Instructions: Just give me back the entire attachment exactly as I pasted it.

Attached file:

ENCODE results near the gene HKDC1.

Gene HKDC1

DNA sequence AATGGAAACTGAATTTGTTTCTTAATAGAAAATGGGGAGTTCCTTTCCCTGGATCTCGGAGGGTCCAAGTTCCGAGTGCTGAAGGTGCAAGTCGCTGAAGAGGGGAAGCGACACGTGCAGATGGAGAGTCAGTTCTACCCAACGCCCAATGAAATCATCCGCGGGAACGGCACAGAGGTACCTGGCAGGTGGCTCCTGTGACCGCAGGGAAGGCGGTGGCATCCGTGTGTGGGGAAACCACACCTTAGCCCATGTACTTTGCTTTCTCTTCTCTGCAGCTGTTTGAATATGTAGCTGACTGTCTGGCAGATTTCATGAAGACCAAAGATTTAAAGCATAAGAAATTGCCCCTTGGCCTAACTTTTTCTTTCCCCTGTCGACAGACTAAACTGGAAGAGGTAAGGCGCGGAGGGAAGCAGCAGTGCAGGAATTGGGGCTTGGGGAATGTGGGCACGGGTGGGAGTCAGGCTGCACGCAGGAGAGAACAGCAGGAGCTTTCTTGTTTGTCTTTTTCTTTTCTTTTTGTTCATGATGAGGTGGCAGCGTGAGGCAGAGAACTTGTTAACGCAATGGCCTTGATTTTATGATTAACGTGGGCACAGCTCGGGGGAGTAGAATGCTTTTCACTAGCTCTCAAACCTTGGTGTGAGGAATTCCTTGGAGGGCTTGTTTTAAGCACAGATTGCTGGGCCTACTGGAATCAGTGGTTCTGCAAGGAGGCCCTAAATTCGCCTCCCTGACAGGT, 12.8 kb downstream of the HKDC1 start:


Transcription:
ENCODE results near the gene HKDC1.

Gene HKDC1

DNA sequence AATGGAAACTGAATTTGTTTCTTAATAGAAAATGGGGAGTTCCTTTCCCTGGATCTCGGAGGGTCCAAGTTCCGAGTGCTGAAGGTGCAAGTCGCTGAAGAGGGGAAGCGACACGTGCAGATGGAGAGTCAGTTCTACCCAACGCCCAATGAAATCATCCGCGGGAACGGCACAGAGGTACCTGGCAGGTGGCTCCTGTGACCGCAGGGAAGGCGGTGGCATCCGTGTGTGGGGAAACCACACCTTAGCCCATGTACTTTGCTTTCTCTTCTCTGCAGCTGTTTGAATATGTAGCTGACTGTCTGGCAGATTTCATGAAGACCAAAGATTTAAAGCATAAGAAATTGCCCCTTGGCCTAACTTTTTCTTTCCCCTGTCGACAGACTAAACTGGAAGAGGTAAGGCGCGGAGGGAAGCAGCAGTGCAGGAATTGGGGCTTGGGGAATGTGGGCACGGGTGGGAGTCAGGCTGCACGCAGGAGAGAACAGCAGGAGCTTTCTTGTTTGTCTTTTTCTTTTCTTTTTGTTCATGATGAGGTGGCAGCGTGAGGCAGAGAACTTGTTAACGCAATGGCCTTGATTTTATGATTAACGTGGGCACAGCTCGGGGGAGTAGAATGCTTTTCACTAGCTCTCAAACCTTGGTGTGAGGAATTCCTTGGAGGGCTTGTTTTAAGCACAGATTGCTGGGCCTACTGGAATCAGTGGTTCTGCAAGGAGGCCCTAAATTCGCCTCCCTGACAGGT, 12.8 kb downstream of the HKDC1 start: